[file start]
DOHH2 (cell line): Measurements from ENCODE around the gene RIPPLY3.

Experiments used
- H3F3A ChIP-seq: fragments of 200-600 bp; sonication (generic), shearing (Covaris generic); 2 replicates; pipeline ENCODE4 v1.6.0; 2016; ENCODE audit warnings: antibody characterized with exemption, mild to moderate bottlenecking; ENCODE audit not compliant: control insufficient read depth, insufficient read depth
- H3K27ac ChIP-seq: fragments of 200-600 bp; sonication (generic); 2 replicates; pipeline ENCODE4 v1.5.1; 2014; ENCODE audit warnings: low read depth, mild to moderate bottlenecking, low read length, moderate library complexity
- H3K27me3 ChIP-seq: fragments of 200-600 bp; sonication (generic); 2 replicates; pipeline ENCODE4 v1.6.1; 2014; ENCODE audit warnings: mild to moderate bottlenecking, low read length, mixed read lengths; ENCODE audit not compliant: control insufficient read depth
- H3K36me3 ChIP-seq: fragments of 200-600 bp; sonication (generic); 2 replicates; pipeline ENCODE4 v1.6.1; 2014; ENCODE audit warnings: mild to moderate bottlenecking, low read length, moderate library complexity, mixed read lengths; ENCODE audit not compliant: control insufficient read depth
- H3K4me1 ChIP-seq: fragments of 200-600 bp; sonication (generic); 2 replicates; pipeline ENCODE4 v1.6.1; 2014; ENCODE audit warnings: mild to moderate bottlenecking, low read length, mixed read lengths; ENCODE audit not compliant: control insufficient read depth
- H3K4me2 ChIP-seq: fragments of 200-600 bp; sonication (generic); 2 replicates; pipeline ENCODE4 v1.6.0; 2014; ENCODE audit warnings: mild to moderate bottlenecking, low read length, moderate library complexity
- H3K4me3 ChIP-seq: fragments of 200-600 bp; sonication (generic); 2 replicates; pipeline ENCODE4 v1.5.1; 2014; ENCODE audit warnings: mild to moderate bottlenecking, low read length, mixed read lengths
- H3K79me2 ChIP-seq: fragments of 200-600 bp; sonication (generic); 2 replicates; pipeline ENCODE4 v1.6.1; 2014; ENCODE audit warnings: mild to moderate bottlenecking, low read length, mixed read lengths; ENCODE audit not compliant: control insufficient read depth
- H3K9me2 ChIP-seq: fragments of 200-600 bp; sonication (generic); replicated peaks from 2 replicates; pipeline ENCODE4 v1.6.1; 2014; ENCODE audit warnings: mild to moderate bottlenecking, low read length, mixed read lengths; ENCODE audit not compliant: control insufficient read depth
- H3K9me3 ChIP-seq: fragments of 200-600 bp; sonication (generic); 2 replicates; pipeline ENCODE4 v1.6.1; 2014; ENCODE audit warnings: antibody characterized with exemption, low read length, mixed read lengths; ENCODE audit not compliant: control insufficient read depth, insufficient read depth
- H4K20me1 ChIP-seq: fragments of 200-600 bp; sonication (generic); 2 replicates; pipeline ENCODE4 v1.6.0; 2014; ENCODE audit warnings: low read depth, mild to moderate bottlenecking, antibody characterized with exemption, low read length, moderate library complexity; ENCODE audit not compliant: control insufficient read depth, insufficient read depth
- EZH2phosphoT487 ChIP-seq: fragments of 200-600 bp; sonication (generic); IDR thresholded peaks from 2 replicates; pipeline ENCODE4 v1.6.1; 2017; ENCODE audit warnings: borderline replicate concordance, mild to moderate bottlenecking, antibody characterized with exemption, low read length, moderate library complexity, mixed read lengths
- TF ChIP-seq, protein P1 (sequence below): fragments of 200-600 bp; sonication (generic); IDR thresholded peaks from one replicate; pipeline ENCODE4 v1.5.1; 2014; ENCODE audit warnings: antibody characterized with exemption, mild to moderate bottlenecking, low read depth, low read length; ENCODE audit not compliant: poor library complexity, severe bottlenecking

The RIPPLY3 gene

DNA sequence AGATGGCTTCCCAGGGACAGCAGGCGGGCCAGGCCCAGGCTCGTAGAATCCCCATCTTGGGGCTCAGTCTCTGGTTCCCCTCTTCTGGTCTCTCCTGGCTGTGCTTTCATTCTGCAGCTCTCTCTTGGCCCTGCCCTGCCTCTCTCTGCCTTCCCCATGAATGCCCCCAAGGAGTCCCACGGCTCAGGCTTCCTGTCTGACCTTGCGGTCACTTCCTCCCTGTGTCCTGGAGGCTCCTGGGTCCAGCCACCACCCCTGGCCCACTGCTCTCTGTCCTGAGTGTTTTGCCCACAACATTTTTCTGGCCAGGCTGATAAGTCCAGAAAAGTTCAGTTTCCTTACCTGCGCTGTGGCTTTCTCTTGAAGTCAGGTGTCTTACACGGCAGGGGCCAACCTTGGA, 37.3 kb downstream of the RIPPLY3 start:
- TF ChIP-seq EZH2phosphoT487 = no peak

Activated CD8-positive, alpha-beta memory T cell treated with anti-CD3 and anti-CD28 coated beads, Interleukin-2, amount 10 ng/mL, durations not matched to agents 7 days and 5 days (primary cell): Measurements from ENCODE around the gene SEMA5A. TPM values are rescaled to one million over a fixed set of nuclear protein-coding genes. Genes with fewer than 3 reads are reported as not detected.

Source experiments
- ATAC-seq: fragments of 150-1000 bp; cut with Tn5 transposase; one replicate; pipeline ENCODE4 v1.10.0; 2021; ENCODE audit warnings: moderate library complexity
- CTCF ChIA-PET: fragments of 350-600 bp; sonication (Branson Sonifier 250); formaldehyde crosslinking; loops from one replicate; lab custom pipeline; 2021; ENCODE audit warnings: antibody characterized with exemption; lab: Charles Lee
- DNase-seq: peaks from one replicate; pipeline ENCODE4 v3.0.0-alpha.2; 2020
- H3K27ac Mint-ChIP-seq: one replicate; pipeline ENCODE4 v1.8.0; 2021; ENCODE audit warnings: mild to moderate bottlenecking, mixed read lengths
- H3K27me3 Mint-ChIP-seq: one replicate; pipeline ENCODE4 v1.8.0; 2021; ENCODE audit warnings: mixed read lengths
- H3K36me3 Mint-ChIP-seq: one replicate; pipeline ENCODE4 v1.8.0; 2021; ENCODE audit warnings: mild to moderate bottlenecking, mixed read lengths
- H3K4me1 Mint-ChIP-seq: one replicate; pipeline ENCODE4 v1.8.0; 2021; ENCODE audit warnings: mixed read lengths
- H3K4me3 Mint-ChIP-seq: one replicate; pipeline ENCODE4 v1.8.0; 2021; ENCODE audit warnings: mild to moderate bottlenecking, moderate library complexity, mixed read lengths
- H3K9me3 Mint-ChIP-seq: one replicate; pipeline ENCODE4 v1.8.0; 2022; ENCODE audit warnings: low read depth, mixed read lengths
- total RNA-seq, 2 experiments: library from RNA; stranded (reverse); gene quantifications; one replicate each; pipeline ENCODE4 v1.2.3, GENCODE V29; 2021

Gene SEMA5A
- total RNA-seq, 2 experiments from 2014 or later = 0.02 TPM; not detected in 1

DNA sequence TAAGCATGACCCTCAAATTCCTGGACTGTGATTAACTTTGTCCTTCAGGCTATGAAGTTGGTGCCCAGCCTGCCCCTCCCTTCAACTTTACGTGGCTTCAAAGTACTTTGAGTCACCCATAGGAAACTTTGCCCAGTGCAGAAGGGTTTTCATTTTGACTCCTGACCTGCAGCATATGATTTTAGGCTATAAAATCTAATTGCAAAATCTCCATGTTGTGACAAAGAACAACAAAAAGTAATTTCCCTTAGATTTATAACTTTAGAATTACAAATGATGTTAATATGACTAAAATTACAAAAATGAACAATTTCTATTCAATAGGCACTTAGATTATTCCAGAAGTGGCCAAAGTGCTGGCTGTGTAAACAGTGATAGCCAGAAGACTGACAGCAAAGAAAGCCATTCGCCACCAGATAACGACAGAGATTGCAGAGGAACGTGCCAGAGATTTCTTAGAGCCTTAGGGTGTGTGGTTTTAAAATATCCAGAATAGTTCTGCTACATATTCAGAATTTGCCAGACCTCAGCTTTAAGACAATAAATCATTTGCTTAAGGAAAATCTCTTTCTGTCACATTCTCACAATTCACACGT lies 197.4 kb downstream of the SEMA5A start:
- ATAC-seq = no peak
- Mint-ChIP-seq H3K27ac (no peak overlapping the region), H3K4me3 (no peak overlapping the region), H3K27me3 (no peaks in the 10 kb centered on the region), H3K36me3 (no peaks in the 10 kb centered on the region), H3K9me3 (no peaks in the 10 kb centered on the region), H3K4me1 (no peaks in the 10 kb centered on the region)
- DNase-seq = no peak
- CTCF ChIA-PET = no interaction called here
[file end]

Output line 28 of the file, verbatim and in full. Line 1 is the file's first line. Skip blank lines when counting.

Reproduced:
- H3K4me3 Mint-ChIP-seq: one replicate; pipeline ENCODE4 v1.8.0; 2021; ENCODE audit warnings: mild to moderate bottlenecking, moderate library complexity, mixed read lengths